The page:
As much as I am a proponent of Chapter 13 cases, there are times when a Chapter 13 case is not available to a debtor. The debtor must be able to fund the plan, and the plan must confirm to the legal requirements of 11 U.S.C. 1325(a). Unfortunately, my office frequently sees plans which are based more on hope rather than fact. Such was a case, Hunter v. Morris 3:20-cv-0159, (S.D. WV 2020) (In re Hunter, 3:19-bk-30308).

In that case, the debtor, an 82-year-old woman who had lived in her home for nearly years, filed a Chapter 7 case, in which she listed the two debts, secured by her home, which she had not paid for some time. The first lien holder filed a motion for stay relief, which was granted, and upon the conclusion of the Chapter 7 case, in which the debtor received a discharge, set a foreclosure sale. The debtor filed a pro se Chapter 13 petition on the eve of the foreclosure sale, didn’t file a plan, didn’t show up for her meetings of creditors, and didn’t make a payment. The case was dismissed, and the bank which held the first lien deed of trust on her residence, set a new foreclosure sale. On the eve of that sale, the debtor once again filed a pro se Chapter 13 petition. She filed incomplete schedules, but showed up at her meeting of creditors. The plan was defective. I filed a motion to dismiss and the bank filed a motion for stay relief and an order lifting the stay, which I signed and the Court entered.

Subsequently, the debtor obtained counsel, who advised the Court that the debtor would be able to make the plan payments and propose a feasible plan.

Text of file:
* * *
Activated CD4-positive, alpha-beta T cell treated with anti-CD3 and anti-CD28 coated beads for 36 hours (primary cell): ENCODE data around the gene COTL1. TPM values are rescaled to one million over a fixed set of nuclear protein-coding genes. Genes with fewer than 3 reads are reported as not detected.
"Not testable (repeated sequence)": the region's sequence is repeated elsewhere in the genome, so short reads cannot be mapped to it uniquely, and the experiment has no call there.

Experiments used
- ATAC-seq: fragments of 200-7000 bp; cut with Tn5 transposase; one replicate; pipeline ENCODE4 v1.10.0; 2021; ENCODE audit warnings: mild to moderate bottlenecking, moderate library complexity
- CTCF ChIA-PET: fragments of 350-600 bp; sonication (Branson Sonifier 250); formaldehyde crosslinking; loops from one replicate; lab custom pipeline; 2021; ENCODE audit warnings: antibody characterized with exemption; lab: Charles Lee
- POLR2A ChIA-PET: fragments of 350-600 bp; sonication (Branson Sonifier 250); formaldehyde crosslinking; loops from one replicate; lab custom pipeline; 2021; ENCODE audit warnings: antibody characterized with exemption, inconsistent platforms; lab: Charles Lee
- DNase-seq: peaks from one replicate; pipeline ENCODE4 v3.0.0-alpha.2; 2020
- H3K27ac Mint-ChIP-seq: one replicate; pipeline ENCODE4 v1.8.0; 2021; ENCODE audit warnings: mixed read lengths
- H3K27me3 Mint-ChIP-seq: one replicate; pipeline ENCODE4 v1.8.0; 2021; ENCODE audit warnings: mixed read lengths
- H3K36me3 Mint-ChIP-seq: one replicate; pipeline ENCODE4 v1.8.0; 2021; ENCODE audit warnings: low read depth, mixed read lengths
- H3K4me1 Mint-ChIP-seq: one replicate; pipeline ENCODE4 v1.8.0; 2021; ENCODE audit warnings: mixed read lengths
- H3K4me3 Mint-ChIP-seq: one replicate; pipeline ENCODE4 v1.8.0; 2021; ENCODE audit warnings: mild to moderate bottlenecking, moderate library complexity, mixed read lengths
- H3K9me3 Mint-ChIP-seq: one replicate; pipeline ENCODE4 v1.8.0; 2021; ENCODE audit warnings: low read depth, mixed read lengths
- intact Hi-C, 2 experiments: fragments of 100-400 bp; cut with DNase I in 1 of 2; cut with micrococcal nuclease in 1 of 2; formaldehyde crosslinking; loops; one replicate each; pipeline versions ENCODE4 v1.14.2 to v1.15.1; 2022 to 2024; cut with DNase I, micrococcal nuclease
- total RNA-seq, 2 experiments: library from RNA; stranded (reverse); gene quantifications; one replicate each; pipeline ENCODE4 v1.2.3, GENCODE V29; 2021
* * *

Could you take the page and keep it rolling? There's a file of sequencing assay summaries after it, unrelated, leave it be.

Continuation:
The Bankruptcy Court set aside the order lifting the stay and allowed the debtor to file an amended plan, which called for step payments, which, I contended even if made, were insufficient to service the debt which the debtors proposed to pay. I again moved to dismiss.

The Bankruptcy Court entered the order of dismissal I prepared, from which the debtor appealed, contending that the Bankruptcy Court’s “conclusionary findings are insufficient to justify a reversal of the bankruptcy court’s earlier decision to ‘let the process play out in the amended plan.’.” Hunter at 4.

In response, I contended that the debtor’s plan failed to comply with five of the requirements for confirmation as set out in 11 U.S.C. 1325(a). The District Court determined that it did not need to address all of the factors and could focus on the debtor’s ability to make payments under the plan. Hunter at 5.

The debtor’s disposable monthly income was $246.44, with total monthly of $1,764.10. The debtor proposed two payments of $77.50, five payments of $471, and then 55 payments of $1,803.13 for a total plan base of $101,682.27. The plan was to cure the prepetition arrearage on the first mortgage of $29,051.65 and pay the ongoing monthly mortgage payment of $924.00. (The actual monthly mortgage payment was $927.63 per the bank’s proof of claim.) In addition, the plan proposed to pay delinquent real estate taxes to the State Auditor in monthly payments, despite the fact the State Auditor will only accept lump sum payments that include the full interest owed at the time of the payment.

The District Court found “ample evidence” that the debtor “would not ‘be able to make all payments under the plan’ as required by 11 U.S.C. 1325(a)(6) and affirmed the Bankruptcy Court’s decision. The District Court noted that the debtor’s proposed plan payments of $1,803.13 were more than her monthly income, the delinquent taxes had to be paid as a lump sum with 12% interest, and that the plan ran for 62 months but only provided for 60 months of mortgage payments at the understated amount. Hunter at 6.

The District Court also found that the bankruptcy court’s willingness to entertain an amended plan did not bind him to confirm a promised plan he had not seen. Hunter at 7.

The District Court declined to rule on the issue of the debtor’s eligibility to be a Chapter 13 debtor. The Court found that even if it remanded the case for a determination by the Bankruptcy Court on that issue, “the fact remains that she simply ‘lacks the resources to promulgate a plan which cures the default in mortgage payments and maintains them during the course of a plan’.” Hunter at 8